Noel brushes Northeast with wind, rain
The worst of the storm was expected to hit Cape Cod at high tide, expected between 7 p.m. and 8 p.m., said National Weather Service meteorologist Bill Simpson.
"The timing is not that good," he said.
High wind warnings were in effect for coastal New Jersey, the eastern tip of New York's Long Island, Rhode Island, Massachusetts and Maine.
Although the center of the storm was expected to pass about 175 miles east of Long Island, wind was already affecting that area Saturday morning, with the Long Island Power Authority reporting more than 400 customers blacked out.
Coastal flood warning and flood watches were in effect up and down the New England coast. Simpson said Cape Cod could see up to 5 inches of rain, with about 3 inches elsewhere on the Massachusetts coast and up to Maine.
The weather service also posted a winter storm watch for northwestern Maine, where rain was expected to change to snow during the night and produce accumulations of up to 7 inches at higher elevations.
Sustained wind was expected to reach 40 to 50 mph along the New England coast, potentially up to 70 mph on the coast of Maine. The worst of the wind was expected on Cape Cod and the islands, where isolated gusts could reach 90 mph, the weather service said.
At Harwich Port on Cape Cod, boats had been tied down with extra lines on Friday.
"It's a lot easier to do it the day before than scrambling during the rain and wind," said Assistant Harwich Harbormaster Heinz Proft.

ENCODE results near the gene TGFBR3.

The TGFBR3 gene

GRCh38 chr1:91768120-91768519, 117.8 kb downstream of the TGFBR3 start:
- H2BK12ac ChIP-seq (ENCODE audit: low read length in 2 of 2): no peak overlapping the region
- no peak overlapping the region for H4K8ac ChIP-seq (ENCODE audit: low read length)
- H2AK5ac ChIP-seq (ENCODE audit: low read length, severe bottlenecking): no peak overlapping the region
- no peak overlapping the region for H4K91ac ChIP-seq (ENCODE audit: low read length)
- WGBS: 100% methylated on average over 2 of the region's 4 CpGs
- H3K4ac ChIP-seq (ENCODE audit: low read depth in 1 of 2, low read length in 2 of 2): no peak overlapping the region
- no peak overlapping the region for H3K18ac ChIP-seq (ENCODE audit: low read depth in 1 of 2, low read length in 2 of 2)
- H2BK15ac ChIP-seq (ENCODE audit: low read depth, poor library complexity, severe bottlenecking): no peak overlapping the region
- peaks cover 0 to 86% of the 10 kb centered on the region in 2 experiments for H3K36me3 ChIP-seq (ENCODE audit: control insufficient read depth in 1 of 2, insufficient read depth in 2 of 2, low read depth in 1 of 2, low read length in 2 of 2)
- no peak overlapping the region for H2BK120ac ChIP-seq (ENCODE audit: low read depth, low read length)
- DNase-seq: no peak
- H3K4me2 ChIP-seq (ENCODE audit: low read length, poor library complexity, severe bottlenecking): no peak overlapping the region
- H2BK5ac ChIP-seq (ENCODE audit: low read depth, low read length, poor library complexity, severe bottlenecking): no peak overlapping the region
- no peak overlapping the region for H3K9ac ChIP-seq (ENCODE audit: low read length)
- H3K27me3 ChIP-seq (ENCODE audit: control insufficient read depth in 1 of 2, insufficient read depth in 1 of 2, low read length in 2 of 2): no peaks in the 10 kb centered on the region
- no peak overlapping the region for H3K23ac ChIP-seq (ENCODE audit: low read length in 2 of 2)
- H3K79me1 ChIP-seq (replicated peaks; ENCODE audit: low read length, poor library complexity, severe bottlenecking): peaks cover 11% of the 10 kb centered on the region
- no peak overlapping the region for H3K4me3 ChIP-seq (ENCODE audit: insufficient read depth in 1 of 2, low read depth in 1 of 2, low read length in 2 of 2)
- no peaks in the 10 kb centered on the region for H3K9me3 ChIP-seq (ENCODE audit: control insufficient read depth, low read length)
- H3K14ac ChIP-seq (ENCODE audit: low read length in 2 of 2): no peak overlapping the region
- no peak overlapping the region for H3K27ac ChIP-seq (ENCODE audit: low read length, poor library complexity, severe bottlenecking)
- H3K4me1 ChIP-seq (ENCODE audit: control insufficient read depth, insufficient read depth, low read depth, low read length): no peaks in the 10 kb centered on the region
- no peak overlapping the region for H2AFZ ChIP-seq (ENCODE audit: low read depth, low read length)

In Chatham, some stores were closed because of the weather and several windows were boarded up.
Noel had been blamed for at least 56 deaths in Haiti and 84 in the Dominican Republic, and thousands were homeless because of catastrophic flooding. One death was linked to the storm in the Bahamas, along with one in Jamaica. Extensive damage was reported in Cuba.
The deaths in Haiti, the Dominican Republic, Jamaica and the Bahamas made Noel the deadliest storm of the 2007 Atlantic hurricane season.
U.S. Southern Command officials said Friday they would send rescue teams to the Dominican Republic during the weekend. Two helicopters from the U.S. Coast Guard already had been deployed. The United States has contributed more than $1 million in aid.
The United Nations, which has a large peacekeeping force in Haiti, planned to send helicopters to survey flood damage over the country's southern peninsula, which was hit hard by the storm.
Unrest was growing across Haiti as many complained about hunger and government inaction.
U.N. and Haitian officials meeting with local firefighters at Les Cayes on Saturday, as heavy rain continued to pound the area, were approached by residents who demanded compensation for the livestock and belongings they lost in flooding.
"It rained for two days without stopping," said 44-year-old farmer Marcel Delswain. "We lost our land. We lost our food. We feel abandoned."
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